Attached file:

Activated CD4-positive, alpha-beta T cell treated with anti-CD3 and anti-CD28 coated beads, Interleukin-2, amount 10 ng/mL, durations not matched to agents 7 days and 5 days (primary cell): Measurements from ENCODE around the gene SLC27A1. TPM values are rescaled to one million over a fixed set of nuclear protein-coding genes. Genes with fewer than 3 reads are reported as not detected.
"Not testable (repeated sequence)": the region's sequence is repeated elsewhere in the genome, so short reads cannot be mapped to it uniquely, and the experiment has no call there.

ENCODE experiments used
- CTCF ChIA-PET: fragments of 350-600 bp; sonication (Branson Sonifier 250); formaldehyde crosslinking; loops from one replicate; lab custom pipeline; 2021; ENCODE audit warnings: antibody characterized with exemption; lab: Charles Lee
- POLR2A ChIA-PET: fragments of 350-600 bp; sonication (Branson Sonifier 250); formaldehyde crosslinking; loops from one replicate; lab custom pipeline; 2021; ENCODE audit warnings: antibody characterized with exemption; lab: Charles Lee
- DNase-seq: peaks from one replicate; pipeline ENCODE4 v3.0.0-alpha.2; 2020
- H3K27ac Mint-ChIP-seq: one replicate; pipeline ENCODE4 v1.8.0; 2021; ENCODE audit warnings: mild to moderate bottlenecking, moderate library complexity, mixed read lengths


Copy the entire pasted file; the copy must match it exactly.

Activated CD4-positive, alpha-beta T cell treated with anti-CD3 and anti-CD28 coated beads, Interleukin-2, amount 10 ng/mL, durations not matched to agents 7 days and 5 days (primary cell): Measurements from ENCODE around the gene SLC27A1. TPM values are rescaled to one million over a fixed set of nuclear protein-coding genes. Genes with fewer than 3 reads are reported as not detected.
"Not testable (repeated sequence)": the region's sequence is repeated elsewhere in the genome, so short reads cannot be mapped to it uniquely, and the experiment has no call there.

ENCODE experiments used
- CTCF ChIA-PET: fragments of 350-600 bp; sonication (Branson Sonifier 250); formaldehyde crosslinking; loops from one replicate; lab custom pipeline; 2021; ENCODE audit warnings: antibody characterized with exemption; lab: Charles Lee
- POLR2A ChIA-PET: fragments of 350-600 bp; sonication (Branson Sonifier 250); formaldehyde crosslinking; loops from one replicate; lab custom pipeline; 2021; ENCODE audit warnings: antibody characterized with exemption; lab: Charles Lee
- DNase-seq: peaks from one replicate; pipeline ENCODE4 v3.0.0-alpha.2; 2020
- H3K27ac Mint-ChIP-seq: one replicate; pipeline ENCODE4 v1.8.0; 2021; ENCODE audit warnings: mild to moderate bottlenecking, moderate library complexity, mixed read lengths